The Americans with Disabilities Act (ADA) is the most comprehensive federal civil rights statute protecting the rights of people with disabilities. It affects access to employment; state and local government programs and services; access to places of public accommodation such as businesses, transportation, and non-profit service providers; and telecommunications. Believing that the courts and some federal regulations had interpreted the protections afforded by the ADA too narrowly, Congress passed the Americans with Disabilities Act Amendments Act (ADAAA) to remedy that situation and restore its original legislative intent.
The original intent of the Congress in enacting the ADA was to have the definition of disability under the ADA interpreted consistently with how courts had applied the definition under the Rehabilitation Act of 1973. That three-pronged definition provided protections for individuals with physical or mental impairments that substantially limit at least one major life activity; individuals with a history of having such an impairment; or individuals who are regarded or perceived as having such an impairment and treated unfairly on that basis.
The ADAAA was enacted in response to decisions issued by the U.S. Supreme Court and the lower federal courts that narrowed the definition of disability in such a way as to make it increasingly difficult for individuals with epilepsy, diabetes, amputations, various forms of cancer, and a wide range of mental and physical conditions to establish that they had a disability for purposes of the ADA’s protections. For example, in Sutton v. United Air Lines, Inc., 527 U.S. 471 (1999) the Supreme Court held that people who are able to function well with the help of “mitigating measures,” including medication, prosthetics, diet, hearing aids, etc., should not be considered substantially limited even if they clearly are so in their natural or unmitigated state. In Toyota Motor Manufacturing, Kentucky, Inc. v. Williams, 534 U.S. 184 (2002), the Supreme Court further indicated that the terms ‘substantially’ and ‘major’ in the definition of disability under the ADA ‘need[ed] to be interpreted strictly to create a demanding standard for qualifying as disabled,’ and that to be substantially limited in performing a major life activity under the ADA ‘an individualmust have an impairment that prevents or severely restricts the individual from doing activities that are of central importance to most people’s daily lives.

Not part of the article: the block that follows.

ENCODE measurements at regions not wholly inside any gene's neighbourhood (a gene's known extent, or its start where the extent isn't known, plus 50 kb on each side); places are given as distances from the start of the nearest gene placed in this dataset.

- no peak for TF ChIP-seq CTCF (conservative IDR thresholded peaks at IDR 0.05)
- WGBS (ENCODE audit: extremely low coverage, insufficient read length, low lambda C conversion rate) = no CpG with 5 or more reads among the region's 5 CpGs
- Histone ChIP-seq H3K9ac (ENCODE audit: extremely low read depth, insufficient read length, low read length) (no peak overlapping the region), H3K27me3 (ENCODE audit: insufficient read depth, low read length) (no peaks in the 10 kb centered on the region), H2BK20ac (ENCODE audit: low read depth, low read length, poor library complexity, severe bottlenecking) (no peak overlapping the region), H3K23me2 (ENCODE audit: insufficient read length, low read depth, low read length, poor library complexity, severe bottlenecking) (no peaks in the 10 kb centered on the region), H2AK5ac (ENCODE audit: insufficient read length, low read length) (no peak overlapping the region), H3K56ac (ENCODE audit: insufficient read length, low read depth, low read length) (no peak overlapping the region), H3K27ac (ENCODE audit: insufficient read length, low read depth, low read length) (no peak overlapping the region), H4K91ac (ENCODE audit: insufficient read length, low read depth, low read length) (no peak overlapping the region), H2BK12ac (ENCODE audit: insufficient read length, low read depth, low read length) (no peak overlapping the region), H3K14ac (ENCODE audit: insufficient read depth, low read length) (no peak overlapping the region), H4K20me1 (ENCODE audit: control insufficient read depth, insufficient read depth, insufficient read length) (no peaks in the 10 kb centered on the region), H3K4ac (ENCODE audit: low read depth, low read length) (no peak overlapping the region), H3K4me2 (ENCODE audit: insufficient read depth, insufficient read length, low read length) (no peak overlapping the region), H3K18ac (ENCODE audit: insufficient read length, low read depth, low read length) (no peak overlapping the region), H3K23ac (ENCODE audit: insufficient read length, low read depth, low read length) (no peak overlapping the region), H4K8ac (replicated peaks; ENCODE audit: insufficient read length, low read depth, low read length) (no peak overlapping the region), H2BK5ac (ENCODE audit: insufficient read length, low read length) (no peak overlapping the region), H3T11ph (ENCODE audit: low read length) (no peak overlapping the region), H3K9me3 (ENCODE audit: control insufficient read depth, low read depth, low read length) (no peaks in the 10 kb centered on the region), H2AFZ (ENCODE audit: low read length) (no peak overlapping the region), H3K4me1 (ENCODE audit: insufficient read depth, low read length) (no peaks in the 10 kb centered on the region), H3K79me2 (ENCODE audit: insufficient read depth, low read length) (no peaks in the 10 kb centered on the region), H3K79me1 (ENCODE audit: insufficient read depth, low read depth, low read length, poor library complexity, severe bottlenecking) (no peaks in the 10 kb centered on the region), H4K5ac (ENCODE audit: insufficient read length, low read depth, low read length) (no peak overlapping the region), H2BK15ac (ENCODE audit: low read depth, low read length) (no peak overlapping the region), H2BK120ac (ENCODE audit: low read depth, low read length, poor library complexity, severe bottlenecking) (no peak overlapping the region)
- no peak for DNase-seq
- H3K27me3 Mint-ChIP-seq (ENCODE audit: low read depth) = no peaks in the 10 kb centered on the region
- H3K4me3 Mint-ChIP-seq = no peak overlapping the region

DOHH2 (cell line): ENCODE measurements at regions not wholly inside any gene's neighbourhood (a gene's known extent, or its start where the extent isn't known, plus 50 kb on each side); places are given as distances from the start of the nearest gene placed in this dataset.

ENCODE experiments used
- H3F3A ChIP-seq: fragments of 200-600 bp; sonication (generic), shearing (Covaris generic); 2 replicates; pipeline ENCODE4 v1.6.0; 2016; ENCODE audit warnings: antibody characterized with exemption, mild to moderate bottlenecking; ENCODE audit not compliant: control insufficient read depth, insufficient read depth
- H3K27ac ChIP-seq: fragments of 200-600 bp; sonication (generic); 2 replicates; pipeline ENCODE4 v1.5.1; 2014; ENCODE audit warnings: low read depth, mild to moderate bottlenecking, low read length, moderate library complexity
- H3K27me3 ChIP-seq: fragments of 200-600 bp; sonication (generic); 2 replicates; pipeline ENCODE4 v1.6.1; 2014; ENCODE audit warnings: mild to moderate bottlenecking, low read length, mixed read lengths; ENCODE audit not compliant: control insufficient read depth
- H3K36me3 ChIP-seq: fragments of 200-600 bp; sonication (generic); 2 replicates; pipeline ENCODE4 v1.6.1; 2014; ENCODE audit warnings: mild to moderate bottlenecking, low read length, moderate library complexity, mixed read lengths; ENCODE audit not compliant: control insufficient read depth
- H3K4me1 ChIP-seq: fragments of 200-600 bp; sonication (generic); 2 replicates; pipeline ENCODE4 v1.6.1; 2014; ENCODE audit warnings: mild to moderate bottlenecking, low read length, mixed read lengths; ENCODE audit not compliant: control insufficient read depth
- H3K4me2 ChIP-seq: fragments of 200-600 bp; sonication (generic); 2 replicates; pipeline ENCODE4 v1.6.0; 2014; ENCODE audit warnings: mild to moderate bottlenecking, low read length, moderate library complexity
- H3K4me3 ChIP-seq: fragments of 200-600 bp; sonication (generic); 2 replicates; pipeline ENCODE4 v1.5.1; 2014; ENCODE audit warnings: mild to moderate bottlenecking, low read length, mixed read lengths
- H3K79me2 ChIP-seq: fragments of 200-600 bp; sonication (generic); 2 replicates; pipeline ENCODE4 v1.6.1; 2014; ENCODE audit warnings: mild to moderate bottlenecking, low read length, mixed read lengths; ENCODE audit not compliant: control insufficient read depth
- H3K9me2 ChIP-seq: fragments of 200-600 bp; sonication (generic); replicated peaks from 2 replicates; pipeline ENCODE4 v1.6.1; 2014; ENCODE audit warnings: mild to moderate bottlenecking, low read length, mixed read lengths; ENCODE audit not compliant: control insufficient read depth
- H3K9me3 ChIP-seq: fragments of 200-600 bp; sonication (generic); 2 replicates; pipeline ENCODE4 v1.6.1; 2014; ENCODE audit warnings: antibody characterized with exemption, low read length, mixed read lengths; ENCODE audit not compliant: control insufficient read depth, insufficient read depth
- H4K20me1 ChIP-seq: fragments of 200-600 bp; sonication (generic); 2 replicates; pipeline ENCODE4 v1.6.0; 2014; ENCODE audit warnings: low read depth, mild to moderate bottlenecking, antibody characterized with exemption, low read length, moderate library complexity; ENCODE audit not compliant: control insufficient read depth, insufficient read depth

Congress also believed that the Equal Employment Opportunity Commission’s (EEOC) regulations, which define the term ‘substantially limits’ as ‘significantly restricted’ do not match up with the Congressional intent when they passed the ADA because they posed “too high a standard.” Accordingly, in enacting the ADAAA, Congress explicitly expressed their expectation that the EEOC will correct its regulatory definition of ‘substantially limits’ as ‘significantly restricted.’
New Rules for the Definition of Disability:
The ADAAA retains the ADA’s basic definition of “disability” as an impairment that substantially limits one or more major life activities, a record of such an impairment, or being regarded as having such an impairment. However, it changes the way that these statutory terms should be interpreted in several ways: